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August 13, 2015

In Time magazine: Being a police officer in Philly

Magazine follows department for weeks, officers give insight

Police Race
08132015_Time_philly_police_1024 Credit/TIme magazine

Officers Sean Devlin, left, and Mischel Matos of the Philadelphia Police Department's 19th District appear on the cover of this week's Time magazine, which wrote about "What It's Like to Be a Cop in America."

In a year where the relationship between police officers and the African-American community in the United States has come under intense scrutiny,  the Philadelphia Police Department has had its fair share of controversial incidents. 

While not as prolific as cases in Ferguson, Texas, and South Carolina, questions have been raised by incidents involving Philadelphia officers and the black community. Names like Brandon Tate-Brown and Ellis Smith come to mind. 

In order to find out how closer media attention and the public's lowest rate of confidence in policing in the past 22 years (according to a June survey from Gallup) has impacted officers on the beat, TIME took to the streets of Philadelphia with one question: What is it like to be a patrolman in America today? 

The magazine spent weeks with the Philadelphia Police Department to try to find the answer. The resulting article from Karl Vick revealed how several officers felt about the changing perception of police officers and how they are handling it. Here are some of the highlights: 

Officer Ernie Williams, on increased media attention on police:

"Nowadays, we're in a culture where everything's against the police, at least in the areas that I patrol. Social media, news outlets, they're really coming down on police. And we still gotta come to work. I pray that nobody's going to get shot or hurt, but the reality is, somebody probably is. We still have a job to do. And at times it can be a very difficult job.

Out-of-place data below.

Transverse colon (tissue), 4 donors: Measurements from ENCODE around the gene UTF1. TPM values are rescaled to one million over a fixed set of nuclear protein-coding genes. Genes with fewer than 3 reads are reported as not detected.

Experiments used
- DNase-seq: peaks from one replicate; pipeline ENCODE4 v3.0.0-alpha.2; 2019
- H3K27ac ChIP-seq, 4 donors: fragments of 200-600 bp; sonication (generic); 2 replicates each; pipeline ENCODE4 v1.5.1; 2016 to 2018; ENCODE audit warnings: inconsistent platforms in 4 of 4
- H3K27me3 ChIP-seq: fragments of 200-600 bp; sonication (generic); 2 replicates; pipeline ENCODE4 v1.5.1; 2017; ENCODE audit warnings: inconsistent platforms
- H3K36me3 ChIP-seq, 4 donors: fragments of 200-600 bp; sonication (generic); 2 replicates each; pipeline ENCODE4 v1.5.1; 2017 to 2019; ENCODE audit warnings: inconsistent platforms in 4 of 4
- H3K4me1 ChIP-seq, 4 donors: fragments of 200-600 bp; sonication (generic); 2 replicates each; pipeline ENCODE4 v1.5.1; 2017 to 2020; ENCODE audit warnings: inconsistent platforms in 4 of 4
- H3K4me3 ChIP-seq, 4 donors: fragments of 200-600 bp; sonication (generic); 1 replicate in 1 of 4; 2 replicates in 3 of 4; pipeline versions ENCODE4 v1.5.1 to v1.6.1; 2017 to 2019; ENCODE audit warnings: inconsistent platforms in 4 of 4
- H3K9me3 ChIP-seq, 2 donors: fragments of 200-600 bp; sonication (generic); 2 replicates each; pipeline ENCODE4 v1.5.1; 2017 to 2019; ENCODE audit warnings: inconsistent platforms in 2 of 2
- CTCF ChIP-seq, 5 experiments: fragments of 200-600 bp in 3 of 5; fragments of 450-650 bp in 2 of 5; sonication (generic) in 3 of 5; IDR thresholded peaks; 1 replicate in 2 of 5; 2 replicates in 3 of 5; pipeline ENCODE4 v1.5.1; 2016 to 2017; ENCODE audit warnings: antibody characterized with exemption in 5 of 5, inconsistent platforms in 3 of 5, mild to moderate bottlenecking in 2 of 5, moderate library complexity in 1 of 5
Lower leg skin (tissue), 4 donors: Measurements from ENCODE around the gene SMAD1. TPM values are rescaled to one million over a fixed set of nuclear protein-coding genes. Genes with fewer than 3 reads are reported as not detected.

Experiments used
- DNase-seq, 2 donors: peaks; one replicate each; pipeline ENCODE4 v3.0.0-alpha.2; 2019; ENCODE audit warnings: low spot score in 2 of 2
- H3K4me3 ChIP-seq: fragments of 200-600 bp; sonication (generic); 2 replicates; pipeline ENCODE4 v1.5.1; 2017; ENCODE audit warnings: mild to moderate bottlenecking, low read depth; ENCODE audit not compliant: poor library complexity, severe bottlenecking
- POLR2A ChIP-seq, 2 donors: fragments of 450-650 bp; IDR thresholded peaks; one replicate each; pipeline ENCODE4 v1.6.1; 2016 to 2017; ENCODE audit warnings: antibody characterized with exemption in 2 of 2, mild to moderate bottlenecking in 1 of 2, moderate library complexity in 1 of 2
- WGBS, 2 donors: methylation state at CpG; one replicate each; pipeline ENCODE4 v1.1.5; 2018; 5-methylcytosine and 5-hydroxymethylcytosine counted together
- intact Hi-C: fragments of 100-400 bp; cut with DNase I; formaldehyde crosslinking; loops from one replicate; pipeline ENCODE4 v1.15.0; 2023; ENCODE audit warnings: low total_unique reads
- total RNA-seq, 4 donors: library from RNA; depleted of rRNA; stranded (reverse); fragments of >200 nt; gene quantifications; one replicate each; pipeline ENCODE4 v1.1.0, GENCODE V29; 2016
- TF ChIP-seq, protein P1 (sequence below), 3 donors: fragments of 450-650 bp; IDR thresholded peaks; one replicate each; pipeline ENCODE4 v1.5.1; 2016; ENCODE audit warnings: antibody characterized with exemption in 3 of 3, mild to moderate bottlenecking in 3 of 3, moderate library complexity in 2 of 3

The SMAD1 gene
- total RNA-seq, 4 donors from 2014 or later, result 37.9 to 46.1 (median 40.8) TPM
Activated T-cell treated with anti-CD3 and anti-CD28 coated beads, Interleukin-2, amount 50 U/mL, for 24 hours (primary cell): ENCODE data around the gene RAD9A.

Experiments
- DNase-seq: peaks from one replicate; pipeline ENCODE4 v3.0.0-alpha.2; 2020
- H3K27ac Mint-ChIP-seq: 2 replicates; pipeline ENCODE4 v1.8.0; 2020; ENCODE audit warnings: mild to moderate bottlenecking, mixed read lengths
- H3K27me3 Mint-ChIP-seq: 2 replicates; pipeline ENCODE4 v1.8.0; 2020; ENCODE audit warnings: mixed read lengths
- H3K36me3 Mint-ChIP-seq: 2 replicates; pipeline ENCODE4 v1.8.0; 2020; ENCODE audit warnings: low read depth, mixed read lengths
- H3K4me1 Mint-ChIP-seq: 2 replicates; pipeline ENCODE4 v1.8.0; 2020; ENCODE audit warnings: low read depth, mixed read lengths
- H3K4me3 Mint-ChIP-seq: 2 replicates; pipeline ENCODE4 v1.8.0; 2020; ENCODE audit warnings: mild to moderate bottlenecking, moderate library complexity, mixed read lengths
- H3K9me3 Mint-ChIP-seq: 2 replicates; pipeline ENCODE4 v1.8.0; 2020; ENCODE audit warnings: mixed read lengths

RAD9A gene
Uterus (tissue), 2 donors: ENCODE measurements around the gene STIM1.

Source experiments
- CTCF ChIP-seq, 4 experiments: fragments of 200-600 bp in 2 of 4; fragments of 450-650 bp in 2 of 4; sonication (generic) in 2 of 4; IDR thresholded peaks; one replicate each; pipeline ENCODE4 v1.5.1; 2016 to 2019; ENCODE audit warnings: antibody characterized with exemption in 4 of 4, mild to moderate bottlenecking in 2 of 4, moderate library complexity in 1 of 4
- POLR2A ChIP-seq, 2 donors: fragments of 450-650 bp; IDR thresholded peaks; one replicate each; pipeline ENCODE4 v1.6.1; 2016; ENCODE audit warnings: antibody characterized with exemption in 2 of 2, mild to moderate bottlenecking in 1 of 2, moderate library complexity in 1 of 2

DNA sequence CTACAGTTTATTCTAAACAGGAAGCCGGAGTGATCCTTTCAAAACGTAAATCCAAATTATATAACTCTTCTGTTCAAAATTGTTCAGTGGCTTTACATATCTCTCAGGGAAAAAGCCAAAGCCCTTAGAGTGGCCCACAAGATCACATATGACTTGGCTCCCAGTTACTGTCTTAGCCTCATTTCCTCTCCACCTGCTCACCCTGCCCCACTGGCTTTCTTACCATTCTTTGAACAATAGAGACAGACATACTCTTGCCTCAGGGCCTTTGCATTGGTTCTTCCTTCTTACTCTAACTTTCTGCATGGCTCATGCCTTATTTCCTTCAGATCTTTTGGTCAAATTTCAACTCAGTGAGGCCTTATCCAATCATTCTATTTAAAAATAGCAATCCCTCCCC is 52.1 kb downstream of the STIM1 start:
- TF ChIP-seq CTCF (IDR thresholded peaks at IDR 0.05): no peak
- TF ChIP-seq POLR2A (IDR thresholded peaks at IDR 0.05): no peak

Captain Joe Bologna of the 19th District, on standards for police:

"It's right that we're held to a higher standard. We have tremendous power." 

Police Chief Charles Ramsey, on the history of racial tension between the community and police: 

"If you were in the South, you might have been tracking down slaves. Who enforced Jim Crow laws? Police. So just as our democracy has evolved, so have we. But what about those people who are on the other side of that? That baggage is still there. It ain't gone away. So why is there more tension in one community vs. another community? A lot of it has to do with the history of policing. Now I'm not saying you spend your life looking in the rearview mirror, but I am saying you can't move forward until you understand where you've been."

Officer Damon Linder, on service: 

"You don't have to like me. But I'm still here to help you." 

The piece goes on to detail several encounters, both good and bad, during the weeks spent with Philadelphia police, as well as more perspective from officers on how the department is trying to adapt to a modern way of policing. You can read the full piece, with a TIME subscription, here

Chief Ramsey, as noted in the article, co-chaired a White House task force that in March recommended outside investigations of police departments across the country regarding their use of deadly force. 

Later that month, a Department of Justice report that Ramsey requested made several recommendations regarding the Philadelphia Police Department's use of deadly force, prompting Mayor Michael Nutter to implement a task force to oversee reforms within the department.